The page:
December 29, 2019
Betel nut chewing is quite popular in South Asian and the Pacific Basin countries. It has been in practice for centuries and is an essential part of religious and social practices in these areas. It is used in Indian Ayurved as well as Chinese traditional medicines to treat certain ailments. Used in controlled doses in these traditional medicines, betel nut or Areca nut provides certain health benefits. However what makes betel nut chewing harmful is its random and regular use as a mouth freshner, energy booster or just as a socially learned habit.
Betel nut is consumed in dried, processed and sweetened forms. It is also a part of the betel quid where its slices are wrapped in betel leaf with slaked lime, cardamom and other flavorings. People often add tobacco in the betel quid which packs a double punch. What makes betel nut chewing popular is its stimulant effect along with a sense of well being and perceived increase in stamina.
Effect on Oral Cavity
There is rising concern regarding its harmful effects on the body and specifically on oral health. Chewing of betel nut encourages salivation and removes bad breath in the short term. However regular and long term use causes gum and membrane irritation which harden inner cheeks gradually. The membrane irritation and the changes that betel nut alkaloids cause in soft tissues of the mouth have been implicated in the development of oral submucous fibrosis.
As the membranes become stiff the person is unable to open his mouth properly and also finds eating difficult. Sores and lesions are also observed on the membranes of the oral cavity, especially where the betel quid rests. These lesions and sores take time to heal or in the case of regular chewers may form repeatedly.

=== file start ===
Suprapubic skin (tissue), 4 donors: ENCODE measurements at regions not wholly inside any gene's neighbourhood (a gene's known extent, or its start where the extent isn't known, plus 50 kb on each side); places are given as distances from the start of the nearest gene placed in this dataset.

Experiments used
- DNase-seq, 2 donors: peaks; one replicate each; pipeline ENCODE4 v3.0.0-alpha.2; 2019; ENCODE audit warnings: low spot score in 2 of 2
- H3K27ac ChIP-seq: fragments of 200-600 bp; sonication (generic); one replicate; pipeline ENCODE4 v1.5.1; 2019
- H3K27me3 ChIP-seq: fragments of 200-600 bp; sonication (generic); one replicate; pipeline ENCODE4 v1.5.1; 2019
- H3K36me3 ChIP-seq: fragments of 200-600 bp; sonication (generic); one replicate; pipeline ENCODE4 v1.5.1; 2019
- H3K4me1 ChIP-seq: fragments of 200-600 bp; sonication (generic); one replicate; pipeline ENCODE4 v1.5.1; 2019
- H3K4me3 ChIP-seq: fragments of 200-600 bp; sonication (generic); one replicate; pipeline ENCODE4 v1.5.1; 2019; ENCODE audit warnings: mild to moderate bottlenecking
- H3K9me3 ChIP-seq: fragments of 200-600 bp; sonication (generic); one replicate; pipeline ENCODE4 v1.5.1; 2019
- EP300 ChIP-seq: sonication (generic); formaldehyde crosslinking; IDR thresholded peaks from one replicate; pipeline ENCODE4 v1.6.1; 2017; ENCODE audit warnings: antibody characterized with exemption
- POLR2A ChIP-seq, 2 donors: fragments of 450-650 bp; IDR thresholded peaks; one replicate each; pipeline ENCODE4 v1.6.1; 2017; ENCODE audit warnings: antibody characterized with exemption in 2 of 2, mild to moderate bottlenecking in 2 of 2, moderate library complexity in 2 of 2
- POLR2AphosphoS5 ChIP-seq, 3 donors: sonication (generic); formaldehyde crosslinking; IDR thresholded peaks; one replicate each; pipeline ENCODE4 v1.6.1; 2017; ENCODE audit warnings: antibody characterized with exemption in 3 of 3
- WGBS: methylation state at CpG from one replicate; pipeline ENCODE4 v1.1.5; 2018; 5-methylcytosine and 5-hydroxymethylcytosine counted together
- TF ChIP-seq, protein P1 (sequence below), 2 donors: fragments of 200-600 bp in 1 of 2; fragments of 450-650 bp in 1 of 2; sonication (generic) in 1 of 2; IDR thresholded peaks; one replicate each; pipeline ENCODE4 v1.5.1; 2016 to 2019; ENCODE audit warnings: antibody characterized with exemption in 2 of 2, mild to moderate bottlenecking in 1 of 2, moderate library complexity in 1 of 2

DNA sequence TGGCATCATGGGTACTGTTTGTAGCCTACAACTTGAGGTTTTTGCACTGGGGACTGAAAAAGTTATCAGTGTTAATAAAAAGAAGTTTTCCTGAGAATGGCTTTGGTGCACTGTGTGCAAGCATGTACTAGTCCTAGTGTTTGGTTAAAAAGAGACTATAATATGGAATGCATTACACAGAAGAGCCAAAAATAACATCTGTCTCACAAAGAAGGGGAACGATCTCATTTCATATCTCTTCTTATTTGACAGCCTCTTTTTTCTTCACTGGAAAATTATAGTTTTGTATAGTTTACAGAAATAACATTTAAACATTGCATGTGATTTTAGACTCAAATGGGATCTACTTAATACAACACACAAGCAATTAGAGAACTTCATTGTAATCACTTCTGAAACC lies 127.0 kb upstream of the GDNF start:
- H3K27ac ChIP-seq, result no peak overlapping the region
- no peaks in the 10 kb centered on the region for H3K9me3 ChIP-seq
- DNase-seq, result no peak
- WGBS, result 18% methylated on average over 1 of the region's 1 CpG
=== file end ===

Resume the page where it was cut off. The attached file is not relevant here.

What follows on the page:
Effect on Teeth
Combined with tobacco or taken as a part of betel quid makes betel nut even more unsafe for dental health. The use of catechu powder gives the betel quid a characteristic red color. Catechu powder and tobacco combined with betel nut stains tooth enamel, gums and membranes permanently. These red to brown stains look very unsightly and cannot be removed.
It has been observed that people who indulge in betel nut chewing have a lower rate of tooth cavities. It is speculated that it is the betel nut staining that protects against dental caries as it forms a film over enamel, preventing the process of demineralization.
However, this benefit is offset by the increased chewing load on the teeth. Betel nut chewing causes tooth fractures which in turn leads to a host of dental issues. Being hard, it also leads to abrasion of the chewing surfaces of the back teeth (premolars and molars) and also shortens canines and incisors. This abrasion exposes the inner dentine eventually causing sensitivity to hot and cold. Worn down teeth are commonly seen in heavy betel nut chewers. For those who are regular chewers, the chances of root fractures are also considerably increased. This in turn increases the possibility of gingivitis and periodontal disease.